Elementary School Teacher

Median Salary: $57,980

Job Growth: 7%

Elementary school teachers help students learn basic skills, such as reading, writing, and mathematics. They teach in multiple content areas, often working with a single class. Gifted and talented elementary school teachers assess and identify gifted learners and create differentiated instructional materials for exceptional students.

Instructional Coordinator

Median Salary: $64,450

Job Growth: 11%

Instructional coordinators evaluate curricula and teaching techniques to assess efficacy and improve learning outcomes. Also known as curriculum specialists, they observe classrooms, analyze test data, and recommend curriculum changes based on their findings.

Middle School Teacher

Median Salary: $58,600

Job Growth: 8%

Middle school teachers provide instruction for grades six through eight, often teaching a single subject to multiple classes. They specialize in areas like language arts, social studies, mathematics, or science. Gifted and talented middle school teachers assess student abilities and create individualized lessons for gifted learners.

Source: BLS

Nontraditional Careers for Gifted and Talented Education Graduates

While many professionals who earn a master's in gifted and talented education online work as teachers or school administrators, this degree can also prepare graduates for other types of career opportunities. A gifted and talented education master's degree provides participants with a versatile skill set, and some graduates pursue careers as training managers and educational directors.

Careers Stats Description

Associate Director of Education

Median Salary: $55,835

Skills Overlapped: Assessment and curriculum oversight, communication skills

Associate directors of education work from the preschool to college level, overseeing academic affairs and daily school operations. They hire staff members, oversee curricula, and plan their institution’s academic calendar.

Special Education Teacher

Median Salary: $59,780

Job Growth: 8%

Skills Overlapped: Assessment and differentiation of instruction, creativity, and communication

Working at the K-12 level, special education teachers develop instructional strategies and lesson plans based on student needs. They also assess learners and implement individualized educational plans. Many districts categorize gifted and talented education under the umbrella of special education.

Training and Development Manager

Median Salary: $111,340

Job Growth: 10%

Skills Overlapped: Planning educational materials, evaluating program effectiveness

Working with one or more companies, training and development managers supervise professional training programs. They oversee staff, create or select appropriate course materials for workplace training, and collaborate with other experts to provide relevant instruction for an organization.

Source: BLS

Paying for an Online Master’s in Gifted and Talented Education

The cost of earning a master's in gifted and talented education online varies according to program and school. Public institutions charge in-state students the lowest tuition rates, although many online programs charge all distance learners the same tuition. While private schools usually charge higher rates, they may provide substantial financial aid packages.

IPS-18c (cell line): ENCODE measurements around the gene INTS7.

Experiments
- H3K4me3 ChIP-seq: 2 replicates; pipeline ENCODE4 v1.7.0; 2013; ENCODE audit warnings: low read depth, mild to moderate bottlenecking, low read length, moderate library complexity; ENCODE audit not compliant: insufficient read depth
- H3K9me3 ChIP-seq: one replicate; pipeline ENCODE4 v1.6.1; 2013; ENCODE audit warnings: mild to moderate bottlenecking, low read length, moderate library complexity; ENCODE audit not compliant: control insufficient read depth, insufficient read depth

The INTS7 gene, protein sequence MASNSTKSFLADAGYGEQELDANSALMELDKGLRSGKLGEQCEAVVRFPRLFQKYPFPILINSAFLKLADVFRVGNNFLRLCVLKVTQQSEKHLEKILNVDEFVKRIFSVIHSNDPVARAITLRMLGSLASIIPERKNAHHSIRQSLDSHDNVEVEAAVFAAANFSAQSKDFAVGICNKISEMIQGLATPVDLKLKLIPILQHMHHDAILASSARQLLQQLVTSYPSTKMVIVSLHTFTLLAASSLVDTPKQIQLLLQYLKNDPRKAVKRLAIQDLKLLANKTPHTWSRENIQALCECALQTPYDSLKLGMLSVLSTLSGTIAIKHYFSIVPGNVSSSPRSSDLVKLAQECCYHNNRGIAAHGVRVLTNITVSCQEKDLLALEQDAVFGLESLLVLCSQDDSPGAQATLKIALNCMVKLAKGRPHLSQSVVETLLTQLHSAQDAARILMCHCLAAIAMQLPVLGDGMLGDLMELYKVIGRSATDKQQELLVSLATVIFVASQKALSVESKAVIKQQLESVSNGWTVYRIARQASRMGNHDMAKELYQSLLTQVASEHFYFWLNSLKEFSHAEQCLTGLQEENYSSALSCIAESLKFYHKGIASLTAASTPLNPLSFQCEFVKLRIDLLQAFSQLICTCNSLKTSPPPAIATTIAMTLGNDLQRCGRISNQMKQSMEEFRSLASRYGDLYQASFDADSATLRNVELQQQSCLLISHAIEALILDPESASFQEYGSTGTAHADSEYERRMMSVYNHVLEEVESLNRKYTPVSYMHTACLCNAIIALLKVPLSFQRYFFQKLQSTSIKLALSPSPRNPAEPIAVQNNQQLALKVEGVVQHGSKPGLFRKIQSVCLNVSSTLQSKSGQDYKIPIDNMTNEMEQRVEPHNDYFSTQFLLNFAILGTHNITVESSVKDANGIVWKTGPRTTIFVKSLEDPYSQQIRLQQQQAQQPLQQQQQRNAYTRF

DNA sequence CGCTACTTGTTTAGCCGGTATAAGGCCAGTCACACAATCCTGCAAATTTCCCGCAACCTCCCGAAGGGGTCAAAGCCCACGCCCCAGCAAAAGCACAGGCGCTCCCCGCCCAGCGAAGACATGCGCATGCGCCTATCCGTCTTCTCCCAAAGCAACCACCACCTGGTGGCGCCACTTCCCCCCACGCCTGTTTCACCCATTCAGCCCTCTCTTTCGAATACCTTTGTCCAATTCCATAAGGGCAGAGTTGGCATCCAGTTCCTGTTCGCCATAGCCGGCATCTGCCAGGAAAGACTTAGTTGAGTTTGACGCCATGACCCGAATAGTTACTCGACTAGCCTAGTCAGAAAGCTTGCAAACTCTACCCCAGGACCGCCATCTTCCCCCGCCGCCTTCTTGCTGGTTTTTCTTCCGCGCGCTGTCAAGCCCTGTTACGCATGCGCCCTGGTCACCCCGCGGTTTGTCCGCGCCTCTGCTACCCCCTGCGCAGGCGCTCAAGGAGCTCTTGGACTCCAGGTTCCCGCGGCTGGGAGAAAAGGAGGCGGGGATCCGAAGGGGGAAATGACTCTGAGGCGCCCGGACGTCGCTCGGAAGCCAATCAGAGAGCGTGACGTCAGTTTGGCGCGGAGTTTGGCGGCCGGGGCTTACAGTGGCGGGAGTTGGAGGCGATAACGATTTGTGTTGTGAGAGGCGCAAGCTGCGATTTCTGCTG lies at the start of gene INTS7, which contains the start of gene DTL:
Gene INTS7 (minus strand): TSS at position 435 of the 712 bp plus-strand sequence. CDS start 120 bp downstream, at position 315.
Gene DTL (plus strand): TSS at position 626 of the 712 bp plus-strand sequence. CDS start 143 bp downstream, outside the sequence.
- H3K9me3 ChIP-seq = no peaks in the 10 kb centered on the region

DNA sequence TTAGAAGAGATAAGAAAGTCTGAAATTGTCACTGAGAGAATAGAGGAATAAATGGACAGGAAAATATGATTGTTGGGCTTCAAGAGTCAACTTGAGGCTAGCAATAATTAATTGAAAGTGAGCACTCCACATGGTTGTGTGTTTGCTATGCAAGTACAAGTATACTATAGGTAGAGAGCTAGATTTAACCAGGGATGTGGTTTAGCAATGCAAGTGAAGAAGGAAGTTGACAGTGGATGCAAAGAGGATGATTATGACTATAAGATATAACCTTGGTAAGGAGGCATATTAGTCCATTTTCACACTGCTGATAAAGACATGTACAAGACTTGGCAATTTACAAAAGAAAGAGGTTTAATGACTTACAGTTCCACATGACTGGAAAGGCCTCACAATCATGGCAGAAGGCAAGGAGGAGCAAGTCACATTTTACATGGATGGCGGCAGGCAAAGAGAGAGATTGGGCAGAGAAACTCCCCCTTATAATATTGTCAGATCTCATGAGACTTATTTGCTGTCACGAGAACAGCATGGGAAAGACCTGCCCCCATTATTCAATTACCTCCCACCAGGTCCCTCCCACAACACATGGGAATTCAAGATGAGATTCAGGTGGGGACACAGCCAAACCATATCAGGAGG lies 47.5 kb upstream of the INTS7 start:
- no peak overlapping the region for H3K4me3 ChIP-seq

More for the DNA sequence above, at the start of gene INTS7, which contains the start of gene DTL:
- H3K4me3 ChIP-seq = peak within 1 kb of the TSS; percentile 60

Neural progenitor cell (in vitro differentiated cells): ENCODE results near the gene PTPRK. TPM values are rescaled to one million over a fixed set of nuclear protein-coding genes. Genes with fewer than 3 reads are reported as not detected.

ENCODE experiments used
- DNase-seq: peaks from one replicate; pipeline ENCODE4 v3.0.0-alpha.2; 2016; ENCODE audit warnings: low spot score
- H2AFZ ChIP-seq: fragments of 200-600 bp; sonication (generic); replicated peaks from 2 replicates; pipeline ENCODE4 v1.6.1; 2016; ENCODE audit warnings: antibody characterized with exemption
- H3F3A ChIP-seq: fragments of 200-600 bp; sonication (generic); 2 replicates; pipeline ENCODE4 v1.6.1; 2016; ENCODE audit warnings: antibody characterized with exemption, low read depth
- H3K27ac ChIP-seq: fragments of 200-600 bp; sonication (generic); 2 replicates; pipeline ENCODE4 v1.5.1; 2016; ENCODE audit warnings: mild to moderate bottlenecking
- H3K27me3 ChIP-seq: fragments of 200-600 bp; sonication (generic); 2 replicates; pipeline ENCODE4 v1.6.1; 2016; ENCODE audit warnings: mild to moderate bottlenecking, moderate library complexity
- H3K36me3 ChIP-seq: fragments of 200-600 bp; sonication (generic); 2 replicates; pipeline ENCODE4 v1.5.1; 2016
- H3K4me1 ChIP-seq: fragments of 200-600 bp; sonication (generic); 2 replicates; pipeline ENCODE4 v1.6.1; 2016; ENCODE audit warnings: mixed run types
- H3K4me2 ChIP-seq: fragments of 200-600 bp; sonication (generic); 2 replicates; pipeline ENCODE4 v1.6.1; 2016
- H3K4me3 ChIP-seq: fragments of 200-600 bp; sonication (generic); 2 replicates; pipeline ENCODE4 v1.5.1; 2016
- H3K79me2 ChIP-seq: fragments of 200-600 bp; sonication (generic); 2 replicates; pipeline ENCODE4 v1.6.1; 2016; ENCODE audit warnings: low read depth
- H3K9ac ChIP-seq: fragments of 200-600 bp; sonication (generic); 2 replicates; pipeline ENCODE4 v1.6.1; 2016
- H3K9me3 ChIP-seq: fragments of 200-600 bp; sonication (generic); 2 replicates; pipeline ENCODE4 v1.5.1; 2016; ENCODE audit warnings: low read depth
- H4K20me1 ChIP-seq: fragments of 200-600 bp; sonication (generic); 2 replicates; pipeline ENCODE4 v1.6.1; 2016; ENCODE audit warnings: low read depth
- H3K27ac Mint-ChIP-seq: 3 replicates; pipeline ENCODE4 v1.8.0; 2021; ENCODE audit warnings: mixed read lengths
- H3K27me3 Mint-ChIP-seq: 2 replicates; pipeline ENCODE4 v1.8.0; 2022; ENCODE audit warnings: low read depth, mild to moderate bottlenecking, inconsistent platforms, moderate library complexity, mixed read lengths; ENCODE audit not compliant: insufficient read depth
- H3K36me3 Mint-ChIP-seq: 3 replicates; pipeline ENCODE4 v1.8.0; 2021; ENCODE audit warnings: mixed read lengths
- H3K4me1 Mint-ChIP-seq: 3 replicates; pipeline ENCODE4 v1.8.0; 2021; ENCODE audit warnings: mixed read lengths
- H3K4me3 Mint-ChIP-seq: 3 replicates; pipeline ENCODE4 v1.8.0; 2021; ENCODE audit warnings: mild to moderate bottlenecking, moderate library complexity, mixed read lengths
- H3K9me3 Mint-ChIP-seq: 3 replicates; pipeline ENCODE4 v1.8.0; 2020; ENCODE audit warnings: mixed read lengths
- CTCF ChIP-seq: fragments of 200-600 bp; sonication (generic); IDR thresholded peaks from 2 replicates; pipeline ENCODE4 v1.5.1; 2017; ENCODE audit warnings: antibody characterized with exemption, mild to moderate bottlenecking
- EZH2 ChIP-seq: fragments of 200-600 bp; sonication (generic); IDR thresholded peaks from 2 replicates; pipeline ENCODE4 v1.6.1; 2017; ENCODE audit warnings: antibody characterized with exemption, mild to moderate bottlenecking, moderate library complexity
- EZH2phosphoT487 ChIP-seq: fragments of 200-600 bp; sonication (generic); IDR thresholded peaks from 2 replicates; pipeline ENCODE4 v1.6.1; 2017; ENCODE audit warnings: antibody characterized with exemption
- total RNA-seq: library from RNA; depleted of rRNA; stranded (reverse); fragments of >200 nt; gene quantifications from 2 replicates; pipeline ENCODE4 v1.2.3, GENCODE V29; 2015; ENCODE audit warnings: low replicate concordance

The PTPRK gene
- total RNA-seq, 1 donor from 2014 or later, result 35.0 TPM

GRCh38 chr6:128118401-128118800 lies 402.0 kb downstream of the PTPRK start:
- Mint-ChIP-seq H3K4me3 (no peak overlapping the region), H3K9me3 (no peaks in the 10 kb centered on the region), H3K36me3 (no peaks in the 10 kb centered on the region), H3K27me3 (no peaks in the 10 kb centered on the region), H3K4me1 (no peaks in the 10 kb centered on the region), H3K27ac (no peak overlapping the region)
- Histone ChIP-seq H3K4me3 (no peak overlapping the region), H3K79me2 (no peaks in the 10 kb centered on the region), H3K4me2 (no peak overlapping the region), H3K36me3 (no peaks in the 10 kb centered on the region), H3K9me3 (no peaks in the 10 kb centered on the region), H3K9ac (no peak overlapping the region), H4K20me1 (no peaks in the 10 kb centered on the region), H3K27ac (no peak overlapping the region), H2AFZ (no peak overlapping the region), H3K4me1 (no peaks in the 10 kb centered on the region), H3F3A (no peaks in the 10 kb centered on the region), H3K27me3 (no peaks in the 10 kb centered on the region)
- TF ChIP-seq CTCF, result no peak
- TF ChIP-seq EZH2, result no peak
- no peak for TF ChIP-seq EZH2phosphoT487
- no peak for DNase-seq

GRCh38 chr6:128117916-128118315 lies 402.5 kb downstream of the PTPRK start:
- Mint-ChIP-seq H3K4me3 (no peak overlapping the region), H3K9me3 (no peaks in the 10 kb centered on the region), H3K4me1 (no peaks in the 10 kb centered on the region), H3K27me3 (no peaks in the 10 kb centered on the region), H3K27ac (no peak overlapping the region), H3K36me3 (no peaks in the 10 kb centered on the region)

Students can also try and reduce costs by choosing an accelerated program or applying transfer credits toward their master’s degree. Many candidates also qualify for federal financial aid opportunities, such as the TEACH grant program.

Scholarships for Online Gifted and Talented Education Master's Students

Many distance learners apply for scholarships to help cover educational costs. Unlike loans, scholarships, fellowships, and grants do not need to be repaid, making them the most cost-effective source of funding. A variety of private companies, nonprofit organizations, and special interest groups sponsor scholarship opportunities, including the examples listed below.

What to Expect from a Master’s-level Online Gifted and Talented Education Program

While program specifications can vary considerably between schools, curricula for online gifted and talented master's degree programs typically include core classes, electives, and a master's thesis or comprehensive examination. Graduate students work with a faculty adviser to meet graduation requirements, often earning their degree in 1-2 years. Depending on their non-academic obligations, candidates may also choose to enroll in a part-time or accelerated program.

Major Milestones

  1. Orientation

    Online students often participate in a virtual or on-campus orientation after gaining admission into a program. During orientation, students meet with potential faculty advisers and fellow graduate students.

  2. Core Coursework

    Most gifted and talented education programs include 15-24 core course credits, including classes in assessment, evaluation, and teaching methods.

  3. Elective Coursework

    Many master’s-level education programs let students choose a concentration or specialization. Learners personalize their degree through elective coursework.

  4. Master's Thesis

    Some programs culminate in a master's thesis, which requires graduate students to research a problem or issue in gifted and talented education and write a research paper. Candidates must defend this thesis before their faculty adviser and committee.

  5. Master's Exams

    Programs that feature a nonthesis option typically require candidates to complete comprehensive examinations instead of a thesis. Exams may include written and/or oral components.

  6. Graduation

    Before graduation, master's students typically need to file an intent to graduate form, which demonstrates that they have fulfilled their program's graduation requirements.

Coursework

Online master's programs in gifted and talented education usually incorporate courses on pedagogy, leadership, and assessment in gifted education. The list below describes a few common course offerings in these programs.

Gifted Education

This overview course surveys the history of gifted education, research and theory, and current best practices in the field. Students explore program delivery options, the identification process, and diversity within gifted classrooms.

Creativity in Education

Candidates studying creativity in education examine the benefits of creative thinking in the classroom. Learners explore the creative process, research related to creativity, and teaching strategies that foster creative behavior through curriculum development and assessment.